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produce of the country, they gave encouragement to its cultivation and further improvement." The word civilization itself, as if to indicate the origin and home of the thing, is derived from civis, the inhabitant of a city. Sismondi attributes the greater humanizing and civilizing influence of the colonies of the ancients over those of the moderns to the fact that the former founded cities, while the latter spread themselves over much land. In the town, man is in the presence of man, not in solitude, abandoned to himself and his passions. The history of the colonization of the borders of the Mediterranean, he says, might also be called the history of the civilization of the human race.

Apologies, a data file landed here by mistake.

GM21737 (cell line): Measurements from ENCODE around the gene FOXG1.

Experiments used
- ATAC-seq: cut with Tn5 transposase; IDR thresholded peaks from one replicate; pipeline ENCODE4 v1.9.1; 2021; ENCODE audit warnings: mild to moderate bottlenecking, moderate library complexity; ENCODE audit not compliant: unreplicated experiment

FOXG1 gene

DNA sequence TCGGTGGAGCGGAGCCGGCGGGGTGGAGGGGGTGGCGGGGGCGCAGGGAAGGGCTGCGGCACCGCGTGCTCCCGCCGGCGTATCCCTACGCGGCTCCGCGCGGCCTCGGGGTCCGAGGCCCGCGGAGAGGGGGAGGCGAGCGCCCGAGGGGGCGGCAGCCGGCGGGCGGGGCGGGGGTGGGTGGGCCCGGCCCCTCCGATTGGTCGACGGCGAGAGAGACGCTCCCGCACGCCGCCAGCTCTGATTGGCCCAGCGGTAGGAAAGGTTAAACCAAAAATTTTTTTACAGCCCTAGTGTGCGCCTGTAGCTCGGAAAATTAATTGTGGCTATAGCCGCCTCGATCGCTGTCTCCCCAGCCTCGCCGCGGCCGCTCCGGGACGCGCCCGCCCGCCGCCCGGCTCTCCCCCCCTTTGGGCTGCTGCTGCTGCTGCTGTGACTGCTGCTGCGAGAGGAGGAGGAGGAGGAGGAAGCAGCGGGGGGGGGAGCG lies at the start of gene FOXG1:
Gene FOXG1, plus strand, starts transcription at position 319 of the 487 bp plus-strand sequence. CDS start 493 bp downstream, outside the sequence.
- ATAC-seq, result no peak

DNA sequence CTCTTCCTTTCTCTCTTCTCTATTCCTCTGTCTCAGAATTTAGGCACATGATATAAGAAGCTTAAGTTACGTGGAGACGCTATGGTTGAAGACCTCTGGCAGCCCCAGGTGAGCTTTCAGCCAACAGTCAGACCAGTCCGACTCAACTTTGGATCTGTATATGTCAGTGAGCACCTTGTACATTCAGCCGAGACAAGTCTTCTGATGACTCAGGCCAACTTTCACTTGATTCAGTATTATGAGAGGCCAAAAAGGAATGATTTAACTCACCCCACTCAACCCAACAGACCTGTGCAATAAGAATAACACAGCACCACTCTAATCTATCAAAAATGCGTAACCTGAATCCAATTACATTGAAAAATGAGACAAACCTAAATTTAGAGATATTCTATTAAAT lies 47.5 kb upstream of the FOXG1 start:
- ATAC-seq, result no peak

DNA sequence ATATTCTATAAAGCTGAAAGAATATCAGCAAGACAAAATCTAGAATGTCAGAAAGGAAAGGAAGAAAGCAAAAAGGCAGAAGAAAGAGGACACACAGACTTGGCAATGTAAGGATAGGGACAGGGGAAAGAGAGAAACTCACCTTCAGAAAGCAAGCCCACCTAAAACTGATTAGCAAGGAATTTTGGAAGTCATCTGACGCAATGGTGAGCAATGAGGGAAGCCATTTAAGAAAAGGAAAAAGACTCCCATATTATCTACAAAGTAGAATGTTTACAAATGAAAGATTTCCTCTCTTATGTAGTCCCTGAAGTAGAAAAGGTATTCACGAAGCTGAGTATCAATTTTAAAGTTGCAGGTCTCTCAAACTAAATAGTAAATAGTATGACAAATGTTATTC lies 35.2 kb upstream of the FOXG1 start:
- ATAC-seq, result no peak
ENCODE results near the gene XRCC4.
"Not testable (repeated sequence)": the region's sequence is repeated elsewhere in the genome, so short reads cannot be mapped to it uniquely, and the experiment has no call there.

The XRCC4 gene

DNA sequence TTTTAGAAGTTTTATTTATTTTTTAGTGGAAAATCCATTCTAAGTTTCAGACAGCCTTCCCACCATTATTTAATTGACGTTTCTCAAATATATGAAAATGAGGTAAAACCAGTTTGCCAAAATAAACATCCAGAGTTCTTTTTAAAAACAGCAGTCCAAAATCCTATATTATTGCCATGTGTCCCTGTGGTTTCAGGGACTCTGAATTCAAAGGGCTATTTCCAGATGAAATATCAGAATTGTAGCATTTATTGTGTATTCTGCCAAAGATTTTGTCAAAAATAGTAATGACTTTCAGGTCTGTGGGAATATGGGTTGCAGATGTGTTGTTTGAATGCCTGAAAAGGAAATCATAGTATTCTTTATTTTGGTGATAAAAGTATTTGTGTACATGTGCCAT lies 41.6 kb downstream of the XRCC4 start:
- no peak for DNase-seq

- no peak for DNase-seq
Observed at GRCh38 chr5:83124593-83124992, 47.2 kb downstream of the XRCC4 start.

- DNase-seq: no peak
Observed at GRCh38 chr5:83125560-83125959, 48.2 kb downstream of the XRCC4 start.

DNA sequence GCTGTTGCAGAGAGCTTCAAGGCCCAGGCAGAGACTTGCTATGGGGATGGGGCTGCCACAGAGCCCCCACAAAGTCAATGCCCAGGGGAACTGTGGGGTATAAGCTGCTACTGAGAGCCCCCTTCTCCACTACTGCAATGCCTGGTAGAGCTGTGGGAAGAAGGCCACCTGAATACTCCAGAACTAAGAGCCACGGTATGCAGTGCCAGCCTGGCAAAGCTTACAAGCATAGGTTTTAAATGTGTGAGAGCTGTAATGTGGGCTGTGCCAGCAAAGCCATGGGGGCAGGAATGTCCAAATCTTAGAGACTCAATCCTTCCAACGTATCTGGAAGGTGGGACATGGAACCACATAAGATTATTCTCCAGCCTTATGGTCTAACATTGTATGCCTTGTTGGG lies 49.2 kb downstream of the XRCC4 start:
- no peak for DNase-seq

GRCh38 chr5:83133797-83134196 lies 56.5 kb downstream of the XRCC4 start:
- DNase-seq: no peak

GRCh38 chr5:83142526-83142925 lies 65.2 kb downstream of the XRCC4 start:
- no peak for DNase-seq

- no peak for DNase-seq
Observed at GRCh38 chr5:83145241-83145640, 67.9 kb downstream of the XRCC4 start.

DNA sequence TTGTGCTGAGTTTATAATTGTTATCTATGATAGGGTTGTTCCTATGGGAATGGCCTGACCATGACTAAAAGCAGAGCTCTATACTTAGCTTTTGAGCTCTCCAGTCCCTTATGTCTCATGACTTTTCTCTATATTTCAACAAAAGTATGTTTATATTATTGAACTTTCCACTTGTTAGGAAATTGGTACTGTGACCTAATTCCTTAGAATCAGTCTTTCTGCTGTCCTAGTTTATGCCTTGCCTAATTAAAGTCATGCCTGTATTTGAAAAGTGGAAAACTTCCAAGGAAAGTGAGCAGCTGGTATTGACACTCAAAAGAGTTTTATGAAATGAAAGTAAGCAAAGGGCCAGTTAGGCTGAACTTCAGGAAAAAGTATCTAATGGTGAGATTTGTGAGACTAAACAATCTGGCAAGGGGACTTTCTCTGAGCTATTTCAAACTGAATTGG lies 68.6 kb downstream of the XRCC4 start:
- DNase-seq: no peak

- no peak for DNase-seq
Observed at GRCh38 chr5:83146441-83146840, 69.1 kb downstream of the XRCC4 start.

The Egyptians, the Phoenicians, the Greeks, and the Romans successively formed colonies upon the same general plan. Each of these nations became in succession the leaders, the masters, of the civilized world, in refinement, learning, and the arts; and the colonies which they established were the means of cuffusing these blessings among the rude tribes within whose territories the new settlements were formed. When the mother country became too populous, when the inhabitants of its wallinclosed cities became straitened for room, detachments of them were sent out to found new homes for themselves on the coasts of other lands. The colony was to take care of itself, to be independent of the mother country, from the outset. Hence, to protect themselves against the savage tribes among whom they came to dwell, they were obliged, as the first step, to build a city and encircle it with fortifications. Within its walls they all slept; and they did not wander so far from its precincts during the daytime, but that they could at any hour hear the trumpet-call, which, like the alarm-bell of modern times, might summon them back to the defence of the walls. Hence they cultivated only a narrow territory, lying within sight of, or at a short distance from, the city; and to obtain food from this restricted space for their whole number, they were obliged to exhaust all the arts of cultivation upon it; it was tilled, and it bloomed, like a garden. For greater security, a portion of it was generally inclosed within the fortifications. This pomcerium, or cultivated space under the walls, was usually divided into small strips, and allotted to the several heads of families among the citizens. A portion of the colonists devoted themselves to tillage, and raised food enough., or nearly enough, for the whole city. A larger portion within the walls applied themselves to the mechanic arts and to commerce, exchanging their manufactured goods for food, either with their own agricultural citizens, or with the native inhabitants of the soil, when they could open peaceful intercourse with them, or with the denizens of other shores, perhaps of the mother country, to which they sent their ships. As they needed only a narrow strip of territory, which they often obtained by fan purchase from the aborigines, the hostility of the latter was not excited; and the mutual benefits of trade being soon felt, the natives came to regard the colonists as their benefactors and best friends. A knowledge of the arts, a taste for the comforts and luxuries of life, learning and religion, were thus diffused among them; and in their simplicity and gratitude, they often reverenced the authors of their civilization as superhuman beings, and paid them divine honors. Many, if not most, of the godsN and goddesses of ancient mythology were originally only the founders of art-bringing, knowledge-and-religion-diffusing colonies, whose beneficent influence, handed down to grateful remembrance by tradition, — by the spoken, not the written word, — really seemed to admiring posterity divine. The colony, the city, was opulent and refined from the beginning; founded by the most enterprising citizens of the mother country, who brought their wealth, their cultivated tastes, and their industrious and adventurous habits along with them, it became almost at once a rival of the parent city in learning, industry, and the arts. Temples and theatres were built; the drama flourished; schools of eloquence were established; manufactures of costly and elegant fabrics were begun; and commerce started into life with all the vigor of youth and the large resources of manhood.